At this past year’s Toronto International Film Festival, legendary horror director John Carpenter made his return to the director’s chair with The Ward, a film about a young woman who is being menaced by a ghost inside of a mental institution. Until The Ward, Carpenter hadn’t directed a film since 2001’s Ghost of Mars.

Today we’ve got the first full-length trailer for the upcoming film.

So, was The Ward a triumphant return to form for the 62-year-old director? Unfortunately, according to early reviews, the answer was no.  The film, which features emerging star Amber Heard alongside Lyndsy Fonseca, Danielle Panabaker, and other young beauties, was criticized for being contrived and (worst of all) not scary.

Perhaps due to the film’s poor critical showing, The Ward has yet to secure distribution rights in the United States. The movie will be distributed in the UK, however, which is why all those who didn’t make it to TIFF finally get to see a good look at the film – thanks to this new trailer.

Check out the full-length trailer for The Ward below, and make up your own mind about whether or not the film looks promising. I’ll throw in my two cents after the trailer.

In my opinion, based on his exceptional track record from the 1970s and 1980s, Carpenter is one of the elite few filmmakers that deserves to be called a “Master of Horror.” I mean, the guy is responsible for Halloween, the archetype for all modern slasher films (and a movie that still freaks me out).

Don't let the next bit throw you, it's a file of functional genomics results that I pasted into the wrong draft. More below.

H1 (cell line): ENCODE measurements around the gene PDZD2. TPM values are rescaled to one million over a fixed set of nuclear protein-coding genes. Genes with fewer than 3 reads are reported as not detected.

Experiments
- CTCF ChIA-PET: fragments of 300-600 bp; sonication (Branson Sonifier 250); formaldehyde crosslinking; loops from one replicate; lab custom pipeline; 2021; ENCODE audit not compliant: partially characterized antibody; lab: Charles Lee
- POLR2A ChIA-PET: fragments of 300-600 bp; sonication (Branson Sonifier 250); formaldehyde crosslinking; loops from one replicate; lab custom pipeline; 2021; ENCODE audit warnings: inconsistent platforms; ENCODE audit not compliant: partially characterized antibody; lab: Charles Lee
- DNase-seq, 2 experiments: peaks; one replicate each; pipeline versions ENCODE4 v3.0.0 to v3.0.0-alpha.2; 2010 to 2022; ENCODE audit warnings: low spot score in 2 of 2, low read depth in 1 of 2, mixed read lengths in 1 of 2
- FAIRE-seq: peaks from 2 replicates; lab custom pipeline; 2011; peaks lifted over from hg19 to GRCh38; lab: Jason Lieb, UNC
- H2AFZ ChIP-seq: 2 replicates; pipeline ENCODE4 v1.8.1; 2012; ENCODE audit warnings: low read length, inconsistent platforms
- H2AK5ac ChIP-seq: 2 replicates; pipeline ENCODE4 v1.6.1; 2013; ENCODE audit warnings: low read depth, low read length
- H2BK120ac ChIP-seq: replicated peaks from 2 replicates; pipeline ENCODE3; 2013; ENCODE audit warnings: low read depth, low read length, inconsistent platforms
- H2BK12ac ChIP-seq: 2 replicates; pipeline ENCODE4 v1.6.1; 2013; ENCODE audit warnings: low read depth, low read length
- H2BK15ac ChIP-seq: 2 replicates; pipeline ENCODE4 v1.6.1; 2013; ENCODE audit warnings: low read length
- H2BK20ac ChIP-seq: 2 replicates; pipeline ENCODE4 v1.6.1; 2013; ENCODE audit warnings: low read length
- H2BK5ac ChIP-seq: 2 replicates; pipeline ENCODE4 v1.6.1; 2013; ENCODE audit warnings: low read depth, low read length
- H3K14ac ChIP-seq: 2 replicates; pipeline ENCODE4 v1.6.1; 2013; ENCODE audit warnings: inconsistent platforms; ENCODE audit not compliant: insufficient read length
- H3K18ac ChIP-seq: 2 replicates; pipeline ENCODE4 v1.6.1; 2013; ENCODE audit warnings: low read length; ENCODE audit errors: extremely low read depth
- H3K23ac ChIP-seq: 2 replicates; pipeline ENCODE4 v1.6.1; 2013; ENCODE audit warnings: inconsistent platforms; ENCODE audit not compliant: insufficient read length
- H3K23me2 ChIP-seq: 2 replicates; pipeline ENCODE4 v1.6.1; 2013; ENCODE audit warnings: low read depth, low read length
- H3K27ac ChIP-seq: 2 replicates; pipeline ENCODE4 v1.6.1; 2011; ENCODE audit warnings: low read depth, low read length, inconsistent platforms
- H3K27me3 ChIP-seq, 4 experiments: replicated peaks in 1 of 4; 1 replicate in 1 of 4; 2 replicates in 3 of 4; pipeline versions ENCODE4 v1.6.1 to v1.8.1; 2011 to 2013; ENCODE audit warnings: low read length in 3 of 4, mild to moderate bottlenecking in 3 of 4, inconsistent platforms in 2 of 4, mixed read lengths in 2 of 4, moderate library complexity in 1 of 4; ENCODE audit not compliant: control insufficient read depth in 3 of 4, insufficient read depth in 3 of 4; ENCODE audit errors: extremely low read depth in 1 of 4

However, there are a few odd choices in the trailer for The Ward. For one thing, there are too many jump scares. If I could decree one movie rule, it might be to require that horror filmmakers can use no more than three jump scares. If you feel worn out by the jump scares in the trailer, it’s easy to imagine you’re probably not going to enjoy them in the movie.

Another thing is the institutional setting itself. Movies with “crazy” characters tend to have predictable twists. I hope this is not the case for The Ward, but I wouldn’t be surprised. Also, I may be biased by the gorgeously realized institutional setting in Zack Snyder’s Sucker Punch.

Let us know what you think in the comments.